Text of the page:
— by Marla Turner, NSDP Secretary
With the new Congress sworn in and the Nevada Legislature set to start on February 4th, it’s a good time to refresh ourselves on how bills become law and how we can track their progress. At both the federal and state levels, the process of getting a bill signed into law is a complex one.
To start, you’ll want to set up your online legislative accounts and take some time to review the bill drafts that have been submitted. Then you can decide on which bills you want to track. When finished, you will receive email notifications about what’s happening to the items you’re interested in. This will help you determine which legislators you want to contact and when.
How a Bill Becomes Law
Federal – Every few years, the U,.S. government prints an updated version of “How Our Laws Are Made.” The 2007 version is a bit formal so you may wish to check out U.S. Government Info’s more concise version instead.
Nevada – The 2011 Legislative Manual describes in great detail how a bill works its way through the legislature.
The majority of Nevada’s bill draft requests (BDRs) have already been submitted. Each Assembly representative and Senator may submit a few more BDRs through the 8th day of Session and Standing Committees have until the 15th day of Session.
How to Track Bills
To follow the status of all Congressional bills and their incarnations, visit the Thomas Library. You can also track bills at GovTrack.US. You can also track and send comments about various bills using POPvox. To be able to send comments regarding a bill being considered by congress, you’ll either need to register for a log-in or use a social media account to log into POPvox. It does, however, come in handy to view what other people, groups, corporations are saying about any particular bill.
House of Representatives
Visit the Document Repository to see the bills waiting to be considered on the House floor. You can also check roll call votes, status of “discharge petitions,” bill summaries and their status, bill text, and bills that have been passed into law at the Office of the Clerk of the U.S. House of Representatives.
Track all Senate legislation, nominations, and votes here.
- Check out NELIS to get info on all the bills, committees and budget activity.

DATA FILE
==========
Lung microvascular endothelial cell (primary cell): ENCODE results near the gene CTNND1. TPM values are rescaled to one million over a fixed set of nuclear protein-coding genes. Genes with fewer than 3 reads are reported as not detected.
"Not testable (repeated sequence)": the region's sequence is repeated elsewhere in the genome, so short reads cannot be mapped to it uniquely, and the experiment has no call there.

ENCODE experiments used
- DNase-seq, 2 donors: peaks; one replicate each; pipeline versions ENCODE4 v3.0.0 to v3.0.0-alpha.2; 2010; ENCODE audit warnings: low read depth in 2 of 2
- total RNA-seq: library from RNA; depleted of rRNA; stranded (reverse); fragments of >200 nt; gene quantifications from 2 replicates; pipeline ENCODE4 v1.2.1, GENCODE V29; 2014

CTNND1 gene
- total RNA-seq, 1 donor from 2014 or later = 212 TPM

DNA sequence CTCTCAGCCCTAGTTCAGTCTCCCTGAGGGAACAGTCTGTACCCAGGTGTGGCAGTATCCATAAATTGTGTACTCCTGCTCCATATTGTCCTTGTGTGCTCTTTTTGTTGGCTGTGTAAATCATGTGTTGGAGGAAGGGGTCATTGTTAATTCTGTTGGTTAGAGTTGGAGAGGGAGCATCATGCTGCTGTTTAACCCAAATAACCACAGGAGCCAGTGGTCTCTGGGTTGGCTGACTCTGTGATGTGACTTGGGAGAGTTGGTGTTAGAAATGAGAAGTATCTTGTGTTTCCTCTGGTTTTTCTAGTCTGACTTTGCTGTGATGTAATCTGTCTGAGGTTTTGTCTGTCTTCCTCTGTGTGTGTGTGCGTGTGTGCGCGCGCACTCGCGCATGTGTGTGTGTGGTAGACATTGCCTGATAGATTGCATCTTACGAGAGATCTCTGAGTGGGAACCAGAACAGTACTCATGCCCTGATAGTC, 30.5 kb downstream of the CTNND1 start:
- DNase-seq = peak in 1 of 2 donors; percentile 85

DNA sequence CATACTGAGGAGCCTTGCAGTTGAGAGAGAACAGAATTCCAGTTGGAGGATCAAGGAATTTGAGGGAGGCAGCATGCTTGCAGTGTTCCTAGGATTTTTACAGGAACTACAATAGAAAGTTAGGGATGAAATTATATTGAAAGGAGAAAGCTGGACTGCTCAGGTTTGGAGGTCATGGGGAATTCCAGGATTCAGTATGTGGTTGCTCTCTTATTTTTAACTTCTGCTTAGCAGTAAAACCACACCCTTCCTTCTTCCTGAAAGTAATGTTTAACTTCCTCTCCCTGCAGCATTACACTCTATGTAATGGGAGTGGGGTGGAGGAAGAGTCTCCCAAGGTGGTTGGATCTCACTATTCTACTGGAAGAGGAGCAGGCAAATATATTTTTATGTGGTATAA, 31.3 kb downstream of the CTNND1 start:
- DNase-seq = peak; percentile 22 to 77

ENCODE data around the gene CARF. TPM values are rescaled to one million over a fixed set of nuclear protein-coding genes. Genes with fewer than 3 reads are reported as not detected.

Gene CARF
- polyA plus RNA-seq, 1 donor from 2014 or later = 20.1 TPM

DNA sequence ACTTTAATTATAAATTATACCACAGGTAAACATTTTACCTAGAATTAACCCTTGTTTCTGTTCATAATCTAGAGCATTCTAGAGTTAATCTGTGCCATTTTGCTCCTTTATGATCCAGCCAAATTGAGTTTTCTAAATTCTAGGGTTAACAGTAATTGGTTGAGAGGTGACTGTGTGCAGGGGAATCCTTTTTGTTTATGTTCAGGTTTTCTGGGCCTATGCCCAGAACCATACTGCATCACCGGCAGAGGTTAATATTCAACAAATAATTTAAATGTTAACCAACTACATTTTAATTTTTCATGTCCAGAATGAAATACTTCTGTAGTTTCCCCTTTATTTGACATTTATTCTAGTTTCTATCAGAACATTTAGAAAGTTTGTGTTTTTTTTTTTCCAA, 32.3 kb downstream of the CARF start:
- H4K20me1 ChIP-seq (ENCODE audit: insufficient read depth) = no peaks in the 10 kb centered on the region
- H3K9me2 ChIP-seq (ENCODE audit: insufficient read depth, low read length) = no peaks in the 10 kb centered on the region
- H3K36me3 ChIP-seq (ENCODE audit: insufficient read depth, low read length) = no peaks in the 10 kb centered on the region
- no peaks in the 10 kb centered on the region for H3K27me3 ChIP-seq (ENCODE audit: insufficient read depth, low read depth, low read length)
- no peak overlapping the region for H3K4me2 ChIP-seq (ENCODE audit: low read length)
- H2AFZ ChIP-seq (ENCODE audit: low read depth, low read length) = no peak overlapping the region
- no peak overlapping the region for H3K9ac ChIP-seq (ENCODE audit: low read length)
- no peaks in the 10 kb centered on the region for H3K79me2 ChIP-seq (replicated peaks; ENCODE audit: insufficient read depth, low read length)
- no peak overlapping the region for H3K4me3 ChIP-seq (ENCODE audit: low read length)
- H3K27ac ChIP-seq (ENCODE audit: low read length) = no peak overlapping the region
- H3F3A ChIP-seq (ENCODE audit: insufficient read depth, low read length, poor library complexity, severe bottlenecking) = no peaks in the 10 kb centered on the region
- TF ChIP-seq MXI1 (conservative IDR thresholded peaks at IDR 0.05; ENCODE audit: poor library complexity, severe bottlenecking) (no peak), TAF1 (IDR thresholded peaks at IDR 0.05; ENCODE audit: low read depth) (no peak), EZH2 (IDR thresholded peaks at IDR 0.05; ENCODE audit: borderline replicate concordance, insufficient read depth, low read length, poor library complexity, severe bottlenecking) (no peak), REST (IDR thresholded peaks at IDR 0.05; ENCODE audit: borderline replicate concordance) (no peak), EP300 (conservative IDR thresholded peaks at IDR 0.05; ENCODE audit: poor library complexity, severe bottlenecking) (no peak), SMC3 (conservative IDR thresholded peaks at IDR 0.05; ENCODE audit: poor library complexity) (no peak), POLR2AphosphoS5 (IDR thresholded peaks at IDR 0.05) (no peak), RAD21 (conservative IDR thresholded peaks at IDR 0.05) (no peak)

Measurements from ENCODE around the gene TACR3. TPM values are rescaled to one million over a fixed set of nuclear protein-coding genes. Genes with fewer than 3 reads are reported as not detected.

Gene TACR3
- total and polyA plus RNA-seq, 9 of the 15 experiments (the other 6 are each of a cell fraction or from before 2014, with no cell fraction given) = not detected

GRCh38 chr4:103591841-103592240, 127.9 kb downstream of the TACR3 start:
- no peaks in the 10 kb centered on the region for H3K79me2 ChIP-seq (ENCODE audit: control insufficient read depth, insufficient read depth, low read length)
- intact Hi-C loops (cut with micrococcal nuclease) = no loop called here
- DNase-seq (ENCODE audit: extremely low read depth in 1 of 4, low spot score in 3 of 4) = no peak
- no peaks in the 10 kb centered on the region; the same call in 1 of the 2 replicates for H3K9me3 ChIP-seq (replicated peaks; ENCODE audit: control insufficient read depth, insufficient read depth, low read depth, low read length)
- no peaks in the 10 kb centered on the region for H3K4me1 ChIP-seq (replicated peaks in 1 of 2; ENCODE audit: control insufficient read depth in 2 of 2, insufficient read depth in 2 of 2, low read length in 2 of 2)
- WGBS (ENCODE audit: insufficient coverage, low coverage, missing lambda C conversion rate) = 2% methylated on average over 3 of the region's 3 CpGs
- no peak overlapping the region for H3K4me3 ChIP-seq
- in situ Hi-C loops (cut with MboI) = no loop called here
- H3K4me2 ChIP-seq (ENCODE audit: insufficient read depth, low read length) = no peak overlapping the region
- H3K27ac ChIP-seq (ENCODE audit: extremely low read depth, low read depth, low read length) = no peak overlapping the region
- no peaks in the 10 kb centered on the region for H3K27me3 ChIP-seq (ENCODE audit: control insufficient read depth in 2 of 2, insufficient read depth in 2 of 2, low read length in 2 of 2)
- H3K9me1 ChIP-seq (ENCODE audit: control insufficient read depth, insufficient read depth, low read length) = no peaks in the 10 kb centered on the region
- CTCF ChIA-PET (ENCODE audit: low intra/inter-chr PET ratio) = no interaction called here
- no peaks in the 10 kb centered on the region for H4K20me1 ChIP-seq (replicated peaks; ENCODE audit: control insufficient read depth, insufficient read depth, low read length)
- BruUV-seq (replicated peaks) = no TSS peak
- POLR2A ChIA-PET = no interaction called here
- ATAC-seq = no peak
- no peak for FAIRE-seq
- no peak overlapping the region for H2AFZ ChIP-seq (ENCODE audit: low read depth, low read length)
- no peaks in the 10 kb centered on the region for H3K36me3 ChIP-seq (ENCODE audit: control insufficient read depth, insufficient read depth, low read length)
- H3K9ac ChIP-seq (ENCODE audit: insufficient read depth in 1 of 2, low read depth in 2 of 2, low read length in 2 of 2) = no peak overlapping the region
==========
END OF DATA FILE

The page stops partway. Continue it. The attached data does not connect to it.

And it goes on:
Tips for Contacting Your Legislator
There will be times when you want to let your elected officials know how you feel about a certain issue. It’s important to be judicious about this because you want to be as effective as possible. Think about which issues are truly important to you: if you contact your legislator about every issue all the time, you will not be taken seriously.
Here’s a list of helping Dos and Don’ts for contacting your legislator. Thank you to Assemblywoman Ellen Spiegel for reviewing the following list and making some helpful suggestions.
- Be respectful and courteous. There are plenty of ways to adequately communicate your feelings on a subject without resorting to personal attacks or profanity.
- Let them know if you are their constituent. As the session moves along, they will hear from more and more people. Those who are their constituents will get top priority.
- If you are referring to a specific piece of pending legislation, cite both number and title.
- Do your homework. Know your subject matter. You do not need to be an expert, just a reasonably informed and concerned citizen.
- Tell your own personal story about why the issue is important to you. Make it a story they can repeat.
- Keep your comments short. No one wants to read a whole page or more of single spaced diatribe.
- Offer to get more involved (such as testifying at an appropriate hearing).Let them know you will help them.
- Leave or send written materials that back up your position if possible.
- Do the ASK. (1): Request their commitment to your philosophy. (2): Ask for a direct response.
- Give your contact information so they can get back to you.
- If meeting with them in person, send a written thank-you note for their time.
- And remember to THANK THEM if they vote or act how you want them to. .
Remember, it is up to you to educate your legislator about why you support or object to certain legislation. Think of yourself as a kind of consultant: you have insights that will help the legislator better understand the ramifications of a bill or issue, so tell them how it will impact you in real, personal terms.
- Use a form letter. That defeats the purpose of all of the above.
- Contact a legislator at odd hours and times – legislators are human and they need their sleep and family time.
- Corner them at inappropriate times – church, dinner, at a red light, etc.
- Address them incorrectly. Know their titles and use them accordingly. A U.S. Senator is not Mrs. Smith, but the Honorable Senator Smith.
- Discuss multiple issues at the same time.
- Guess or bluff the answer to a question if you don’t know. You will lose all credibility. Tell them honestly that you don’t know – but that you’ll find out and will get back to them. And then do it. Get back to them.
- Cite references that you haven’t seen, don’t have tangible documentation, or that you have no first-hand knowledge of.
- Be confrontational or threaten them in any way.
- Burn your bridges with a legislator. While they may not support you today, you may need them tomorrow.